Chef and Job and Rest

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Chef is working as a programmer. His job schedule is very interesting: he rests for R_{0} minutes, works for some time, then rests for R_{1} minutes, then works some more, and so on.
By the way, Chef has M books he wants to read. Each book has some given number of pages, and Chef reads one page per minute independent of which page of whichever book it is. Chef has two types of books to read: the first type are too interesting for an interrupted read and, therefore, need to be finished in one continuous reading session, that is, some i^{th} resting period or a part of it. Books of the second type are more casual reads which can be split up in any way between different resting periods (read a few pages, then read another book or do the job, and continue later).
Chef is getting tired when switch, that is why each book can be read for some times only once per rest.
Let us take an example: If Chef has a rest period array R = {4,1,1}, and books types to read: (1^{st}, 3 min), (2^{nd}, 3 min). Chef can finish the first book in the first rest period (minutes from 1^{st} to 3^{rd}), and use the 4^{th} minute of first period, along with the second and third periods to finish the second book.
Some books are part of a series, and need to be read in order. In other words, some books can't be started until some other books are done. You are given this information in the form of pairwise dependencies, indicating that one book cannot be started before the other is finished. Chef promises that there are no cycles across these directed dependencies. Each book has a rating, expressed as a positive integer. When Chef finishes a book, his happiness increases by this number.
Scoring
 For each test, your result will be defined as the sum of ratings of books you finish.
 The total score for a submission is the sum of the scores for all test cases.
 Your task is to maximize the total score.
Input
 The first line of each test case contains three integers — N denoting the number of rest periods, M denoting the number of books, and K denoting the number of dependencies. The second line contains N spaceseparated integers R_{1}, R_{2}, …, R_{N} denoting the duration of each period.
 Next M lines describe the books, with the i^{th} line describing the i^{th} book. Each line contains tree integers T_{i}, P_{i} and W_{i}. T_{i} is the type of the i^{th} book. P_{i} is the number of pages in it. W_{i} is the rating of the book.
 Next K lines describe the interbook dependencies. Each line contains two integers — A and B — denoting that book A should be finished before book B can be started. The books are indexed in the order of their description in the input.
Output
 For each rest period, output a single line. The first integer in the line must be K', the number of books you read (fully or partially) in this period. Follow this up with two integers for each book: I — the index of the book you chose (books are enumerated from 1 to M as they are given in input) and W' — the number of minutes you spent on it.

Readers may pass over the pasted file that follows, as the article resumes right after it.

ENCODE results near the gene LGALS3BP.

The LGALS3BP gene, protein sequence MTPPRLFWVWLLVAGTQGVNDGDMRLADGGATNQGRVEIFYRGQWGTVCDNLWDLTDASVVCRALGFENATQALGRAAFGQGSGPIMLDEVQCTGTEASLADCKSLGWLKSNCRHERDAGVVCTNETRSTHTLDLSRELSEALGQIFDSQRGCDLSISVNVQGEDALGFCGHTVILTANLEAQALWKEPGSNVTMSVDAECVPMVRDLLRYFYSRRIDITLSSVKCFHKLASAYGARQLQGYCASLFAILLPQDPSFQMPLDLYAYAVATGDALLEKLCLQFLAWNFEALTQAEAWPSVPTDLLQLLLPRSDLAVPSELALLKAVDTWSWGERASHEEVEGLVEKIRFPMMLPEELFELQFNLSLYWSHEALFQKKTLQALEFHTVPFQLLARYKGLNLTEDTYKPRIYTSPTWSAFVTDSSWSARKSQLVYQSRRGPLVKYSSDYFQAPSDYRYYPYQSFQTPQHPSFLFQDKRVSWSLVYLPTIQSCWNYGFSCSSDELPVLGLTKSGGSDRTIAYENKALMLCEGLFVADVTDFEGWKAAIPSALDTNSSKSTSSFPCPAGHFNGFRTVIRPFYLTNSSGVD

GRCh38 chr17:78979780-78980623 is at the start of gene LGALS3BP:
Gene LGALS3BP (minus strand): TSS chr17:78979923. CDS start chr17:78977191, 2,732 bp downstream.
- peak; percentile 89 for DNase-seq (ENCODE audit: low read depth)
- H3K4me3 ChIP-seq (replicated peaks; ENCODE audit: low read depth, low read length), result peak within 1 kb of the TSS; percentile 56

You are not allowed two print one book twice in one line.
 You can't read the book if it is already finished. Sum of all W' in a line should not be bigger than the rest period duration.
 If you do nothing in a rest period, just print 0.
 Any book of the first type should occur at most once in the output. If Chef reads such a book, it should be done completely in one segment.
 Chef can't start book B until he finishes book A if there is a dependency A, B in the input.
Constraints
 1 ≤ N ≤ 5*10^{4}
 1 ≤ M, K ≤ 10^{5}
 20 ≤ R_{i}≤ 200
 10 ≤ P_{i}≤ 160
 1 ≤ T_{i} ≤ 2
 5 ≤ W_{i} ≤ 1600
 1 ≤ A, B ≤ M
Example
Input: 3 8 2 10 10 10 1 8 2 1 7 1 2 5 4 2 4 1 2 3 1 2 3 4 2 6 1 1 5 1 1 3 3 2 Output: 2 1 8 3 2 2 3 3 2 7 3 4 4 5 3 6 3
Test generation plan
Sum of R_{i}'s will be rand(5 * 10^{5}, 10^{6}). Sum of P_{i}'s will be rand(3 * sum of R's, 8 * sum of R's). Let R_{min} and R_{max} denote the minimum and maximum values of R_{i}, respectively. R_{min} will be rand(20, 100). R_{max} will be rand(R_{min} + 50, 200). We will generate the number of pages of the books in an incremental fashion such that number of pages in a book will be rand(R_{min} / 2, R_{max}* 4 / 5).
There are total 4 types of test files, whose description is given below. Please note that the total number of books of type 2 in each test case will be rand(10, 20), unless stated otherwise.
 Type 1 : We will generate a directed acyclic graph (DAG) encoding the dependencies of books. Each connected component of the DAG has rand(10, 50) vertices. The rating of a book depends on the number of pages in it and the minimum number of books that need to be finished before starting that particular book. The ratio of weight / number of pages will be in the range [1, 10] for books of the first type and [0.5, 1] for that of second type.
 Type 2 : The DAG generator will be same as above. Rating of each book is computed as rand(20,500).
 Type 3 : Same as Type 1, but with no books of the second type.
 Type 4 : Same as Type 1, except that the underlying DAG will be a collections of paths.
Author:  berezin 
Editorial  http://discuss.codechef.com/problems/CHEFJR 
Tags  berezin, challenge, feb16, greedy 
Date Added:  14092014 
Time Limit:  3 sec 
Source Limit:  50000 Bytes 
Languages:  C, CPP14, JAVA, PYTH, PYTH 3.6, CS2, PAS fpc, PAS gpc, RUBY, PHP, GO, NODEJS, HASK, SCALA, D, PERL, FORT, WSPC, ADA, CAML, ICK, BF, ASM, CLPS, PRLG, ICON, SCM qobi, PIKE, ST, NICE, LUA, BASH, NEM, LISP sbcl, LISP clisp, SCM guile, JS, ERL, TCL, PERL6, TEXT, PYP3, CLOJ, FS 
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